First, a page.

There are many other very easy ways to help out as well. For instance if you notice the program is doing something funky then file a bug. It’s a short process that is usually very painless and quickly brings real world results. I have found that it is also a very therapeutic way to get back at that application that just crashed and lost all of your data. Sometimes you don’t even have to be the one to file it, simply bringing it up in a discussion, such as a forum post, can be enough for others to look into it for you.

Speaking of forum posts, answering new users’ questions about OSS projects can be an excellent way to both spread use of the project and identify problems that new users are facing. The latter could in turn be corrected through subsequent bug or feature requests. Along the same lines, documentation is something that some OSS projects are sorely missing. While it is not the most glamorous job, documentation is key to providing an excellent experience to a first time user. If you know more than one language I can’t think of a single OSS project that couldn’t use your help making translations so that people all over the world can begin to use the software.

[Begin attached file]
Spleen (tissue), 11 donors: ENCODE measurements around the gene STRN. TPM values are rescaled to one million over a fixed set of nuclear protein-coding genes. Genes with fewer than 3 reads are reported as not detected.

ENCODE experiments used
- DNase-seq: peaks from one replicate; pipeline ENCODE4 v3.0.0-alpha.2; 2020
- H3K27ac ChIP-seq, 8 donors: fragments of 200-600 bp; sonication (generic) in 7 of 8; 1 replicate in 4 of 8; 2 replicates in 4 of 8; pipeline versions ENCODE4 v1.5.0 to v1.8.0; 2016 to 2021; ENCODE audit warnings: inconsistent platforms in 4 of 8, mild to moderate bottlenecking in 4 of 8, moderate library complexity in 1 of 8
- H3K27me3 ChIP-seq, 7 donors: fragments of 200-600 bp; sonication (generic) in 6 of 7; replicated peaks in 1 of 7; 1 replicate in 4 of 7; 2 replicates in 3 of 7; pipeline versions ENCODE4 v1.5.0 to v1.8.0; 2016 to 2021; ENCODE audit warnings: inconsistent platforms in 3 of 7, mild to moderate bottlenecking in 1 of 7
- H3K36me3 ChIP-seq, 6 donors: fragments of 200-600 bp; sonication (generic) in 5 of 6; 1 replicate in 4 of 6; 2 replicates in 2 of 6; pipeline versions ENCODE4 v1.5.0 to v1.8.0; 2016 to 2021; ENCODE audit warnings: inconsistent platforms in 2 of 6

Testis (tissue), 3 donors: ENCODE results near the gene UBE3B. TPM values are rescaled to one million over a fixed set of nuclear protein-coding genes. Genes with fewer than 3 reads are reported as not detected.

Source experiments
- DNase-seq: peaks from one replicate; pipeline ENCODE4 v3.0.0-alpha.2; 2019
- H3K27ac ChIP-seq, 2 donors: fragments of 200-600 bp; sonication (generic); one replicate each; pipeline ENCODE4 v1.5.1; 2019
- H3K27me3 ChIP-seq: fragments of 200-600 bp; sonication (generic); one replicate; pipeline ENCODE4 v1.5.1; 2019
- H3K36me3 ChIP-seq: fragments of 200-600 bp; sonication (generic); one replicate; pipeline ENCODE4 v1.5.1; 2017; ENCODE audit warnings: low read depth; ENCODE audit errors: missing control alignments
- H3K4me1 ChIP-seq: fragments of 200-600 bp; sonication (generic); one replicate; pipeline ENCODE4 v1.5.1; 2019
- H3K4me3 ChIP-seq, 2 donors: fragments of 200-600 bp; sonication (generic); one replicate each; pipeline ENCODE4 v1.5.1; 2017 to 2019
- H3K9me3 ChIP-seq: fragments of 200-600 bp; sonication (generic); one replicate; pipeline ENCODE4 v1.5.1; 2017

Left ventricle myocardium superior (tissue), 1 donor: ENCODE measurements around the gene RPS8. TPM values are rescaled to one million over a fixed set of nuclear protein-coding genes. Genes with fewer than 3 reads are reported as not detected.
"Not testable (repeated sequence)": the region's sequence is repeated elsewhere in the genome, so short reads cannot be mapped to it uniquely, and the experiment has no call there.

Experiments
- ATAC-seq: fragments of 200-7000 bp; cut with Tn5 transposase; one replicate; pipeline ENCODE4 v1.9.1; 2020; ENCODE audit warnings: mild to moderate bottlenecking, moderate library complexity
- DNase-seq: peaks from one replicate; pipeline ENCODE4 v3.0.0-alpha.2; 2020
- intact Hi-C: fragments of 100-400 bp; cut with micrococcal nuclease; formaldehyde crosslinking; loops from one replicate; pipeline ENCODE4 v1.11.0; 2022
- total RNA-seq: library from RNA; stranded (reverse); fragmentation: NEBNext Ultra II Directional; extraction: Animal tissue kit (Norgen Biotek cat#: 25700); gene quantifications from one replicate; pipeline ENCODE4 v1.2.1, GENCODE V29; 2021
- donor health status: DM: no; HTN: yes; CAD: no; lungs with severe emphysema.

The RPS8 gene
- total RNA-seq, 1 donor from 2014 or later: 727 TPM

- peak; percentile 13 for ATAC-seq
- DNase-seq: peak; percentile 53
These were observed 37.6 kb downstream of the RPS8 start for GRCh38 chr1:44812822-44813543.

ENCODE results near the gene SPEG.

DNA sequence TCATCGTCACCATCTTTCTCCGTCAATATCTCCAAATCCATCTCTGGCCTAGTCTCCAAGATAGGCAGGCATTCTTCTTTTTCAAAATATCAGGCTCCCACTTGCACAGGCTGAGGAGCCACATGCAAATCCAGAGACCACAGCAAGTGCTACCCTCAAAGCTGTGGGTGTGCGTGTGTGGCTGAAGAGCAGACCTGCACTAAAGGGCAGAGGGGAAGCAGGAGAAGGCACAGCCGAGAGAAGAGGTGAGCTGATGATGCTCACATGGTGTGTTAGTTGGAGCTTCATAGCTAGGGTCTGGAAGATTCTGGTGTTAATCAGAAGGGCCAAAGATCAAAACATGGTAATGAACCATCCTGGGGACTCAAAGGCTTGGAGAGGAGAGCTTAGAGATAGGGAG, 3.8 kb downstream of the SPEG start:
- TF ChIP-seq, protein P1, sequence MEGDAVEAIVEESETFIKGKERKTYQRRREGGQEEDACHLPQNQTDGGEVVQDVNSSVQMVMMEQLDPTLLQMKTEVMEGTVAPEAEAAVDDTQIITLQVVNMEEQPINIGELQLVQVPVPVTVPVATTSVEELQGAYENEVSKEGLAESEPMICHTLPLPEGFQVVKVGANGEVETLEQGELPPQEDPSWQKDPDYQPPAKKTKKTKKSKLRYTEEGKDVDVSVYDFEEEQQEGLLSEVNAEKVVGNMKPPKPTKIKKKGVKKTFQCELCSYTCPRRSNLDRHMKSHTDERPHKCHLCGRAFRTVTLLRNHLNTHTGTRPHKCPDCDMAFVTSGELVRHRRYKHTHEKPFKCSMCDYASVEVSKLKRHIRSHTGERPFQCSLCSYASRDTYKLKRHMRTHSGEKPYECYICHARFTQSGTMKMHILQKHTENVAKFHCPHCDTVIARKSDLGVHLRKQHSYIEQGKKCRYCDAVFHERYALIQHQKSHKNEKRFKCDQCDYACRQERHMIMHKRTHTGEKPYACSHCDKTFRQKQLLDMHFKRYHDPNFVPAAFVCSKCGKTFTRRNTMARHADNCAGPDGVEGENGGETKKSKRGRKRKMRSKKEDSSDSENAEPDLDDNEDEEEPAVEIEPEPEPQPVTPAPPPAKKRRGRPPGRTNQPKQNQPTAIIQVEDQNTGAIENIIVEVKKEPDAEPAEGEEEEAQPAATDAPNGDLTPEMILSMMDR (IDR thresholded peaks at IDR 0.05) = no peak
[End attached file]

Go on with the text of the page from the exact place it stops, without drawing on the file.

For the artists among us there are many OSS projects that could benefit from a complete artwork makeover. As a programmer myself I know all to well the horrors of developer artwork. Creating some awesome graphics, icons, etc. for a project can make a world of difference. Or if you are more interested in user experience and interface design there are many projects that could also benefit from your unique skills. Tools like Glade can even allow individuals to create whole user interfaces without writing a single line of code.

Are you a web developer? Do you like making pretty websites with fancy AJAX fluff? Offer to help the project by designing an attractive website that lures visitors to try the software. You could be the difference between this and this (no offense to the former).